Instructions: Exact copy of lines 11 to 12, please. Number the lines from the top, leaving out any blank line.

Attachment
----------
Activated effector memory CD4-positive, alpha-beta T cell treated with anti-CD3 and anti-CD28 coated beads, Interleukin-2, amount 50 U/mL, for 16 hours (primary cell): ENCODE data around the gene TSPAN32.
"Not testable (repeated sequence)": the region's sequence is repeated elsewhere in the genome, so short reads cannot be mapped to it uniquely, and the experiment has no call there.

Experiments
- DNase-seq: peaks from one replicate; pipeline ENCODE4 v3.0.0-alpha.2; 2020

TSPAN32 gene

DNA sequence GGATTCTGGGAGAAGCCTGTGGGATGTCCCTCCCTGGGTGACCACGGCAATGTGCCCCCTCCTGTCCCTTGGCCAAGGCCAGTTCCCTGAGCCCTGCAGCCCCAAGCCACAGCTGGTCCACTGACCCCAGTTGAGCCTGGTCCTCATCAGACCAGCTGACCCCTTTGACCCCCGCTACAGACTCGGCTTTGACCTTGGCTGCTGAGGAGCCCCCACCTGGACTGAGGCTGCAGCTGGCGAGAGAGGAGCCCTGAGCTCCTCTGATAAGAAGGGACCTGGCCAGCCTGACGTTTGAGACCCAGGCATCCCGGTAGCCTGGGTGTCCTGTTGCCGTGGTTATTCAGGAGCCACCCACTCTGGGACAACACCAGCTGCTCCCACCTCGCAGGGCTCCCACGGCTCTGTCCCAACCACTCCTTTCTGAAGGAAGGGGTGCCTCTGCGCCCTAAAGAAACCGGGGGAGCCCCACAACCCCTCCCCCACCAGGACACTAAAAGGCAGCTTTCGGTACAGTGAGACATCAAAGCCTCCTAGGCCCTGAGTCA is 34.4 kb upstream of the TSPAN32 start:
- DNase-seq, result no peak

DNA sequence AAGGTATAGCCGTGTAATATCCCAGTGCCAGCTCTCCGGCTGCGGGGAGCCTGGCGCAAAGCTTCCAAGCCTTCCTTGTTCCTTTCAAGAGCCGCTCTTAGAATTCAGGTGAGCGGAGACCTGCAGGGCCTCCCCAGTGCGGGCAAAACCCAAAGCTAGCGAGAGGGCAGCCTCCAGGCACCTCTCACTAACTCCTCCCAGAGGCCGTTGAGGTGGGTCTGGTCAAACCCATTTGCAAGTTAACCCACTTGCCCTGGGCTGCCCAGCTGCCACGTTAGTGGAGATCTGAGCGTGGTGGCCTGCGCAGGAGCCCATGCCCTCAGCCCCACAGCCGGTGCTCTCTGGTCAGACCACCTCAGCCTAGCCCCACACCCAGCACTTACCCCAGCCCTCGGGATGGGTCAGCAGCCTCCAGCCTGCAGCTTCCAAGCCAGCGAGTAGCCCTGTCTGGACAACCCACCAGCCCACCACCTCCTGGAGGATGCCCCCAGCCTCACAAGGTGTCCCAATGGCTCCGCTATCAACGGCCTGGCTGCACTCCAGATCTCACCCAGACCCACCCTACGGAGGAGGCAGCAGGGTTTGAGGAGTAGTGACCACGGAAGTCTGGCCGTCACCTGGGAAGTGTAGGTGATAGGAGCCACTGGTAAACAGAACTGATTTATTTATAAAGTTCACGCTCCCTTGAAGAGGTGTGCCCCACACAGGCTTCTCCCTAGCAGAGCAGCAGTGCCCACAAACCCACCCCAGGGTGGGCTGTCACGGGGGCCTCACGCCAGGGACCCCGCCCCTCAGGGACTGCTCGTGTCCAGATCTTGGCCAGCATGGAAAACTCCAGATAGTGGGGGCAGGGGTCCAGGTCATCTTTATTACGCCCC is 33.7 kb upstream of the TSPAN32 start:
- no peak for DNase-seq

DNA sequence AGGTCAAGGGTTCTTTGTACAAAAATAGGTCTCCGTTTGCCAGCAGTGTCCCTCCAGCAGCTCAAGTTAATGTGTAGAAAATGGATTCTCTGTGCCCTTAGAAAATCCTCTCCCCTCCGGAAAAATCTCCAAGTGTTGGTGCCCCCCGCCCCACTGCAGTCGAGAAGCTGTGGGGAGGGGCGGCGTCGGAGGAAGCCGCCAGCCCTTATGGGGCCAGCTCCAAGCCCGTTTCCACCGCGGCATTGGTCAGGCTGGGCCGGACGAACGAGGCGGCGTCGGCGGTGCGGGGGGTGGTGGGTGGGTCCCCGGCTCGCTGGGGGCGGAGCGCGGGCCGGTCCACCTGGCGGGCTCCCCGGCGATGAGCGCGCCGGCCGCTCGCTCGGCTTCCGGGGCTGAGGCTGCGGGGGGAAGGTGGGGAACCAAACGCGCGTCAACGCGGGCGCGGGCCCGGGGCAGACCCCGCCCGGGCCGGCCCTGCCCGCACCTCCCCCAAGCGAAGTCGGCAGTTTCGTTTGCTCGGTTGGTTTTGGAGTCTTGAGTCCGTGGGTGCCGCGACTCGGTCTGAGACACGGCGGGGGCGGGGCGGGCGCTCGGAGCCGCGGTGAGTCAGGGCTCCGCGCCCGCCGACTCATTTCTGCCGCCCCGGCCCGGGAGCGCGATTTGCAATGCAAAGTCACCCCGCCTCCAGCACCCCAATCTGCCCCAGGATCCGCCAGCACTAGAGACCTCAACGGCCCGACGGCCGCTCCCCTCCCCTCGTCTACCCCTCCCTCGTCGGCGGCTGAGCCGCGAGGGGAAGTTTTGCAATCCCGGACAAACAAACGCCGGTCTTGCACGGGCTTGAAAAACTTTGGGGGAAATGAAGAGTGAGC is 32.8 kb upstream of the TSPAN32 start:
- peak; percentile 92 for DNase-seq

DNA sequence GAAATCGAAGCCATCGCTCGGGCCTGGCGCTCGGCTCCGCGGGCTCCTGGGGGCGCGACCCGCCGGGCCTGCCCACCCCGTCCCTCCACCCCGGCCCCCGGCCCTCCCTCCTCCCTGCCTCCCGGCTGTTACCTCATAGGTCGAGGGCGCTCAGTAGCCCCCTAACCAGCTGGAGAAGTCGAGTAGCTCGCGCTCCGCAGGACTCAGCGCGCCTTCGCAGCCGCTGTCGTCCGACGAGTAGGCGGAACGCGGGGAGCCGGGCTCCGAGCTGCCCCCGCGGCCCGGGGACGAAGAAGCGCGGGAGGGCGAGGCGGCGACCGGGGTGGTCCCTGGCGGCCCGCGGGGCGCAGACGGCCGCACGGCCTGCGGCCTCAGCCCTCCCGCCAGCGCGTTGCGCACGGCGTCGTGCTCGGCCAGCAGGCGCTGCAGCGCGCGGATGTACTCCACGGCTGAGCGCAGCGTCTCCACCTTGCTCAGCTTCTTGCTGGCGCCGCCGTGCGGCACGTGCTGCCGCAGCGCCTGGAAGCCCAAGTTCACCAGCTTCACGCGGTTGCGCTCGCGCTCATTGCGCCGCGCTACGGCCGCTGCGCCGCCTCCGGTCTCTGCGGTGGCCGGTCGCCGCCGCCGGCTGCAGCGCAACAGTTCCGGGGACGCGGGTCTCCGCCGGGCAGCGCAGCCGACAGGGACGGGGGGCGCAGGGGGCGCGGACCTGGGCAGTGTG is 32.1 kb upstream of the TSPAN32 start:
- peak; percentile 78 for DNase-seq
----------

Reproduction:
- peak; percentile 92 for DNase-seq

DNA sequence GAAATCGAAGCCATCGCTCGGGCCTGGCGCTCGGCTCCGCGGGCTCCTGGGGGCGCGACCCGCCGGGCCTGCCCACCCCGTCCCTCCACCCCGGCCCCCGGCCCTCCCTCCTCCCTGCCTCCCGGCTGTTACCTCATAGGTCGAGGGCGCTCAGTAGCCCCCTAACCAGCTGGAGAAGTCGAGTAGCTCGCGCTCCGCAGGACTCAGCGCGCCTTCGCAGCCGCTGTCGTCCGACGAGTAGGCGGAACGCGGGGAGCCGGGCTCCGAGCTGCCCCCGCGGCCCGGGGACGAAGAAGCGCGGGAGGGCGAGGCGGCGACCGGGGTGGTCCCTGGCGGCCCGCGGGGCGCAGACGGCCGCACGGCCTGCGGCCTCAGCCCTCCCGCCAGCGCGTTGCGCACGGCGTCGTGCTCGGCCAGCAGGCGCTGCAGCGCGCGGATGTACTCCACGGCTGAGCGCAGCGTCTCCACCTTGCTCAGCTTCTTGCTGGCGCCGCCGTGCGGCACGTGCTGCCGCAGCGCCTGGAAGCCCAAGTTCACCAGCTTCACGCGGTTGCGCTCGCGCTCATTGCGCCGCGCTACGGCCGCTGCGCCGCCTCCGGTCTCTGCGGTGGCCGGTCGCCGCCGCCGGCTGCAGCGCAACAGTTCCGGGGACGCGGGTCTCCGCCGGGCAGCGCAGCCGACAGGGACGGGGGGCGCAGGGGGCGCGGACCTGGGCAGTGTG is 32.1 kb upstream of the TSPAN32 start: